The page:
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Leeper v. Safebuilt Georgia, Inc.

Court of Appeals of Georgia, Fourth Division

November 13, 2019

LEEPER et al.
v.
SAFEBUILT GEORGIA, INC.

          DOYLE, P. J., COOMER and MARKLE, JJ.

          DOYLE, PRESIDING JUDGE.

         Jeffrey and Ashley Leeper filed suit in Fulton County Superior Court against Safebuilt Georgia, Inc., and other defendants, asserting various claims arising out of the construction of their home. The Leepers subsequently voluntarily dismissed the Fulton County action and refiled the case in Gwinnett County Superior Court. After filing an untimely answer, Safebuilt moved to extend the time to answer and/or to open default, and the trial court granted the motion on both grounds and certified its order for immediate review. The Leepers challenge the trial court's order in this interlocutory appeal. For the reasons that follow, we affirm.

         The record shows that in December 2017, the Leepers filed suit in Fulton County Superior Court against Safebuilt (as indemnitor for the City of Milton) and several other defendants, including their builder, asserting claims arising out of the construction of their Milton home. The Leepers alleged that Safebuilt, which provided inspection services throughout the construction process pursuant to an agreement with the City, breached the contracts between Safebuilt and the City by failing to identify various defects and code violations during its inspections.[1] They also alleged claims against "all [d]efendants" for negligent construction, breach of express warranties, breach of implied warranties, and deceptive trade practices. Later that same month, the Leepers voluntarily dismissed the Fulton County action without prejudice.[2]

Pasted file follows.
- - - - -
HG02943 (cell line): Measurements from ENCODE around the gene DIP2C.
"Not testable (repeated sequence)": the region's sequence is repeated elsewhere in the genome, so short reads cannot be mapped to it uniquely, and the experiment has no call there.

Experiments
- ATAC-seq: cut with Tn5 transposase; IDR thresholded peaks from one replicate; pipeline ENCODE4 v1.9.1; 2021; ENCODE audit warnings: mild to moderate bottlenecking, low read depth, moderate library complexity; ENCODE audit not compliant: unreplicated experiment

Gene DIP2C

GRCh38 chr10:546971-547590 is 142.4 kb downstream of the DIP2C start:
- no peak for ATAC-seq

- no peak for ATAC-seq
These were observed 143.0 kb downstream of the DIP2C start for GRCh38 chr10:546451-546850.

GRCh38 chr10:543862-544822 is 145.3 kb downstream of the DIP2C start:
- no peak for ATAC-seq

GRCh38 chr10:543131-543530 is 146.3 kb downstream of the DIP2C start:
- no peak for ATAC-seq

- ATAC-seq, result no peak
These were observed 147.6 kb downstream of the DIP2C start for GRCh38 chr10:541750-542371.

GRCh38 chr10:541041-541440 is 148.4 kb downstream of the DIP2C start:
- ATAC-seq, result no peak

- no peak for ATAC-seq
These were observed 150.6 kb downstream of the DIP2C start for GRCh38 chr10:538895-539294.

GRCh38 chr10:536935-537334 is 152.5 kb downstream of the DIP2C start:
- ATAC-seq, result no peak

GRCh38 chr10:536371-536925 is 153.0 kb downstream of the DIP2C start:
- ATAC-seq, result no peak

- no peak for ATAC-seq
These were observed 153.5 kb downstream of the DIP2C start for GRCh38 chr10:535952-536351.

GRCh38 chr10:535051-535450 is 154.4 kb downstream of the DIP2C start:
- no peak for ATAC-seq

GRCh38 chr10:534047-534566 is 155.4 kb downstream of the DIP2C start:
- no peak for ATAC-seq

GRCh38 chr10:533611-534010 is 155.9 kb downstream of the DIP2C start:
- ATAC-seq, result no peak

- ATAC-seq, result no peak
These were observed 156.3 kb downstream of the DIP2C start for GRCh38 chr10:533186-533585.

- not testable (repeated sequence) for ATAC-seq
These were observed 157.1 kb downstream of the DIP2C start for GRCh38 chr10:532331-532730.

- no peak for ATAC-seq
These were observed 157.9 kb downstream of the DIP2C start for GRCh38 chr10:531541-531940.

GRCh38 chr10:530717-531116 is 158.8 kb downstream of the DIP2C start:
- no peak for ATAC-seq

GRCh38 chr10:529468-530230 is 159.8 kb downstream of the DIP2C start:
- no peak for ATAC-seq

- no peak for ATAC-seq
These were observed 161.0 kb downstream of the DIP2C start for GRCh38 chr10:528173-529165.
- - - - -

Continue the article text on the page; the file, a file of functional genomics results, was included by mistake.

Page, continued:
On December 26, 2017, the Leepers refiled the case in Gwinnett County Superior Court; they served Safebuilt's agent with a copy of the summons and verified complaint on December 28, 2017. Nevertheless, in February 2018, the Leepers and Safebuilt, through counsel, filed a stipulation in the Fulton County action extending the deadline for Safebuilt to file an answer. On February 13, 2018, Safebuilt filed an answer in Fulton County, and it responded to the Leepers' discovery requests in that case the same month.

         On May 18, 2018, upon learning that the Leepers had refiled their case in Gwinnett County, counsel for Safebuilt immediately asked counsel for the Leepers to stipulate in the Gwinnett case "to correct the record and get everything that had been filed in the Fulton County action by Safebuilt [filed] in the Gwinnett County [c]ase." The Leepers' counsel refused to so stipulate, and instead, on May 21, 2018, moved for a default judgment against Safebuilt in the Gwinnett County case. The following day, Safebuilt filed an unverified answer, and on June 8, 2018, it filed an emergency motion to open default or to extend the time to answer. Safebuilt asserted that (a) it never received notice of the dismissal of the Fulton County action, (b) it first learned of the Gwinnett County action in May 2018, [3] and (c) due to a misunderstanding and mistake on the part of both Safebuilt and the Leepers, all of Safebuilt's prior filings had been submitted in the Fulton County action.